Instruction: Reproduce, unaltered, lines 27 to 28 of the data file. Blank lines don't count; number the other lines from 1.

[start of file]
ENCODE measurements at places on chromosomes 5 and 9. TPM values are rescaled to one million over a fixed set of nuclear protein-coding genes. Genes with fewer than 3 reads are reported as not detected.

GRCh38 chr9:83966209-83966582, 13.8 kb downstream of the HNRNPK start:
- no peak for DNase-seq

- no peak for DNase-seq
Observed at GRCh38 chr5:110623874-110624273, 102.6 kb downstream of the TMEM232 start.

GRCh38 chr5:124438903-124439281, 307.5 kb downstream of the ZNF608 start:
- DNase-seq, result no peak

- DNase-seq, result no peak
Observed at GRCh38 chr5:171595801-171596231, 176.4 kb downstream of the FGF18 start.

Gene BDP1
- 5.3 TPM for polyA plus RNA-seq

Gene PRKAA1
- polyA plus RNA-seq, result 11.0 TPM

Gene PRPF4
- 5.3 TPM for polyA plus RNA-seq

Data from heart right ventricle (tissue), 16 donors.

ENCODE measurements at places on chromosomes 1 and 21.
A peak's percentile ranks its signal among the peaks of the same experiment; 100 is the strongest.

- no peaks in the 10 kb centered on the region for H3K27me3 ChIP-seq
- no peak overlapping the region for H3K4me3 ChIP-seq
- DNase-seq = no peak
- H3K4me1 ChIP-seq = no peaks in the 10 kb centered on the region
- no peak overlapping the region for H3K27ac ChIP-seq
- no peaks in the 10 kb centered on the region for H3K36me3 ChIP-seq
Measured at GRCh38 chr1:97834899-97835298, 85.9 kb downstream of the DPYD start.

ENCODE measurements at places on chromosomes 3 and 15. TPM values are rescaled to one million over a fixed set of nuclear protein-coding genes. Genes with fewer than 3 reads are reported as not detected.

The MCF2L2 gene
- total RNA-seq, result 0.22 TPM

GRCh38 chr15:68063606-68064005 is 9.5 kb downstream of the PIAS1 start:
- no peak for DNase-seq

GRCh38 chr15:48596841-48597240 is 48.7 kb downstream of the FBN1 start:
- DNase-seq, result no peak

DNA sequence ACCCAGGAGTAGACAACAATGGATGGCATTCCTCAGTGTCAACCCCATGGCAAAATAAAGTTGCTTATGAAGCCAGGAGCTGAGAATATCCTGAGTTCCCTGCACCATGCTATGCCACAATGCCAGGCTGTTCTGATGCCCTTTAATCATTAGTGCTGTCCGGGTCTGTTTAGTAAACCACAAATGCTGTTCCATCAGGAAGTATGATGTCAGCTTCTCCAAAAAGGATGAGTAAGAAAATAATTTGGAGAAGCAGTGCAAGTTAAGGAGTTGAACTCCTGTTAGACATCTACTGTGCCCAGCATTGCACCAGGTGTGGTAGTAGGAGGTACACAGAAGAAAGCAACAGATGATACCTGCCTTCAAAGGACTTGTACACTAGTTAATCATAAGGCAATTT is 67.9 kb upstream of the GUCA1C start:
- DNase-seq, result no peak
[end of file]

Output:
The MCF2L2 gene
- total RNA-seq, result 0.22 TPM